Reflection on Autism

December 6, 2010 16 comments

This guest post is by Autism Speaks staffer Kerry Magro. Kerry, an adult who has autism, is a rising senior at Seton Hall University, majoring in Sports Management. He started an Autism Speaks U Chapter: Student Disability Awareness on campus to help spread awareness and raise funds for those affected by autism. Autism Speaks U is a program designed for college students who host awareness, advocacy and fundraising events, while supporting their local autism communities.

Over a year ago, I was approached by Autism Speaks to appear in a video called, “Join Us” which was a Thank You Video that was made for the 5th Year Anniversary of Autism Speaks. During the video several people got to speak about autism including myself. Since then Autism Speaks has opened the door to numerous opportunities for me to help spread awareness about autism. While looking back at the past year I took some time with this blog post to reflect on my own experiences with autism and how I can relay what I’ve learned into ways that could help others. The lists below discuss my questions, others peoples’ questions/misconceptions, interests of my own involvement with autism, and ways to help those, like myself, who are in college with autism succeed.

10 Questions I’ve always asked myself about my disability:

  1. Why Me?
  2. Does autism define me or do I define autism? (I know I define autism but it’s something I’ve always asked myself in repetition)
  3. Why do I have the ability to communicate better than others with autism?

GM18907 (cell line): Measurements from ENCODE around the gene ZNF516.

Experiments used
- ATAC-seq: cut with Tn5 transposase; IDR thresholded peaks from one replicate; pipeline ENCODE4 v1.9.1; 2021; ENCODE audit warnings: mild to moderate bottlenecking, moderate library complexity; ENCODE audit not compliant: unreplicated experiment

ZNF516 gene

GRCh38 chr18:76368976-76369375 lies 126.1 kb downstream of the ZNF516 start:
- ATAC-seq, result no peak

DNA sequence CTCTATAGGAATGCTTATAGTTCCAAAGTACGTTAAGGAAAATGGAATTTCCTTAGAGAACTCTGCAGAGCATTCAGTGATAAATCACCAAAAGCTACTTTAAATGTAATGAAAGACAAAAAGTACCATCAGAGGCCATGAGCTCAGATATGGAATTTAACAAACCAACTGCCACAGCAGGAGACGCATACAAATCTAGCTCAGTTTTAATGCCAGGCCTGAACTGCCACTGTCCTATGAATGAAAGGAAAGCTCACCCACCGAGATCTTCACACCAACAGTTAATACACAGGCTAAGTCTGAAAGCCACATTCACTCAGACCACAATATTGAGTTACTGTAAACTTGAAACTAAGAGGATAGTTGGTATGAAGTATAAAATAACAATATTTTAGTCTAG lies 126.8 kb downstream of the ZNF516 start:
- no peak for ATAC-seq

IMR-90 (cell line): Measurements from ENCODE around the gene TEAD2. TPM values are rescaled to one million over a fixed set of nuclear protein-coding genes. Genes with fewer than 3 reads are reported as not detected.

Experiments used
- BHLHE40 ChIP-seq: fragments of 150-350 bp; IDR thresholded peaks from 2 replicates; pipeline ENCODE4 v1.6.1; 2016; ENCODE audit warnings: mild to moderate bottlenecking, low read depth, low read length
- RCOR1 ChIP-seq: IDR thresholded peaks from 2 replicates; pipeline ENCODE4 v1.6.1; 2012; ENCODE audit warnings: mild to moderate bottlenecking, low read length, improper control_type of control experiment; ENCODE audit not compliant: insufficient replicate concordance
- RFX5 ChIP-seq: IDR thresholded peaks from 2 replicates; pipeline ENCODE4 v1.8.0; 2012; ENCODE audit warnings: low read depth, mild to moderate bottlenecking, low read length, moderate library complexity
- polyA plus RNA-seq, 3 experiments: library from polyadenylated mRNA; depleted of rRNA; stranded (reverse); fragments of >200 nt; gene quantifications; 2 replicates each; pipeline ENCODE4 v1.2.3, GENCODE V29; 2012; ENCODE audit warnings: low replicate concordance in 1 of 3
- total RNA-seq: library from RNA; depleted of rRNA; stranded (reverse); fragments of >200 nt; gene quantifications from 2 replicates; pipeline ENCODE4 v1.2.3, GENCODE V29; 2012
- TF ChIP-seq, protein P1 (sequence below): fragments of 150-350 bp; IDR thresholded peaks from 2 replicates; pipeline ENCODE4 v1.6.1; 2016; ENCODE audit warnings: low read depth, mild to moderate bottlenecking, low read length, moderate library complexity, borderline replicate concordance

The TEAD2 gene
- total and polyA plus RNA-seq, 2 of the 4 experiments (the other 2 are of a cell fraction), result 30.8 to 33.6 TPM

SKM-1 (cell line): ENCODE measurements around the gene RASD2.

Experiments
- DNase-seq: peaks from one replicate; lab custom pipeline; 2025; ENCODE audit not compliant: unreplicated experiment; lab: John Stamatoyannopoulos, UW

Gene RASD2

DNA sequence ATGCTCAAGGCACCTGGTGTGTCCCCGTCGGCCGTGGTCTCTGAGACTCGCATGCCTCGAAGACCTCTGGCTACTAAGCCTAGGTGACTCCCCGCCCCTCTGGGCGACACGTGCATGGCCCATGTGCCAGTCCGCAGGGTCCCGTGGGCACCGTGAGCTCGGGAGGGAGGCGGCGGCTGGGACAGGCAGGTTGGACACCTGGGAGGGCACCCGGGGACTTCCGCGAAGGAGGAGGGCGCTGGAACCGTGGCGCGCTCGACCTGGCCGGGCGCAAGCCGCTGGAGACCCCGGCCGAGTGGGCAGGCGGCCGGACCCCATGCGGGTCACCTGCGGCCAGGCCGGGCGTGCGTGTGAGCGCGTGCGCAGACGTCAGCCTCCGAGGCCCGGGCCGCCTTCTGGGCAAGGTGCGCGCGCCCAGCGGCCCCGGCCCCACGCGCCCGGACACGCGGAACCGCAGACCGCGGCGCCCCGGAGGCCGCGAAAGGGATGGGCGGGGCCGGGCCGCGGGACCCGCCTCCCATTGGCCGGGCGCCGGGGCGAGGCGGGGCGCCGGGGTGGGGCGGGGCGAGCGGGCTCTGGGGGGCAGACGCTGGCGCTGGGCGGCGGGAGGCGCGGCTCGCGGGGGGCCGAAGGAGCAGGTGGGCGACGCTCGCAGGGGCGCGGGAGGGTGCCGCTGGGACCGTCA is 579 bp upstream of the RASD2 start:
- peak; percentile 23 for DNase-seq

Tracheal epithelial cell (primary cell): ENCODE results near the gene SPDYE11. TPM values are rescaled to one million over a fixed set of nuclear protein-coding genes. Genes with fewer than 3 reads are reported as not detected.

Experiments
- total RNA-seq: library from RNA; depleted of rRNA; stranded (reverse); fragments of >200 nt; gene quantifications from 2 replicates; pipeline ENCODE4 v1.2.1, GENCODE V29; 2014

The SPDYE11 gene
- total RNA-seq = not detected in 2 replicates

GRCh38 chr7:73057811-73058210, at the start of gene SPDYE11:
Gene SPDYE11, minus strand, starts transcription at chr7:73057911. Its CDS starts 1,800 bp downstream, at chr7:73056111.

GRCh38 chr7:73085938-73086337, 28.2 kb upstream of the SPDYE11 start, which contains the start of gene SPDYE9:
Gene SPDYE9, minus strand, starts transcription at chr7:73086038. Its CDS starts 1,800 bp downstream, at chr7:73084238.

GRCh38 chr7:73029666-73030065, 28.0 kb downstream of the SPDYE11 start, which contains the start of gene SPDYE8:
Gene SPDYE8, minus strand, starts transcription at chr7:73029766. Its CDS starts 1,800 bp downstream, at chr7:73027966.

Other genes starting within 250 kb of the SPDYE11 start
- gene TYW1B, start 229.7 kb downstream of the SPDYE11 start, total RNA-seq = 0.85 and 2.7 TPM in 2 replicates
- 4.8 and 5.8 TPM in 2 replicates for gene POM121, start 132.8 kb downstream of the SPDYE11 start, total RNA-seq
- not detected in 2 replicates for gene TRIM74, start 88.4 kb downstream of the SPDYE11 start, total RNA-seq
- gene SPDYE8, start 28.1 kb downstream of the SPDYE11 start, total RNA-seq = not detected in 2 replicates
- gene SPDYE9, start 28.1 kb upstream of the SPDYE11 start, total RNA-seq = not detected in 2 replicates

4. How did autism get started anyway; where did it come from?
  5. No one in my family has autism so why do I have it?
  6. If I have kids someday do they have a stronger chance of having autism?
  7. Was I misdiagnosed; how many individuals with autism live their lives wrongfully diagnosed?
  8. Will I find someone who is exactly like me on the autism spectrum?
  9. What can I be doing to make those more aware of autism through my own life experience?
  10. Do my loved ones and individuals around me treat me differently because I am autistic? Would it be different if I wasn’t?

10 Comments/Questions I’ve heard people say about autism (either directly or indirectly)

  1. People with autism cannot live a normal life.
  2. I couldn’t love someone with autism, they are just too different.
  3. People with autism only have the capability of being loved and being in love with those who are also autistic.
  4. Autism or not, people are people, all with distinct characteristics that make them unique.
  5. Isn’t autism a disease that could be spread through vaccines in flu shots?
  6. Why do more white children have autism than black children?
  7. Rich families have a better shot at beating autism than those who don’t have the money to pay for treatment.
  8. Is autism only a communication disorder?
  9. Family members more often than not suffer more than those who are autistic.
  10. None of us are perfect at communication so doesn’t that mean there is a little autism in all of us?

My Top 5 movies involving autism:

  1. What’s Eating Gilbert Grape
  2. Adam
  3. Mozart and The Whale
  4. Temple Grandin
  5. Forrest Gump

Favorite book about autism: “A Regular Guy: Growing Up With Autism” Author: Laura Shumaker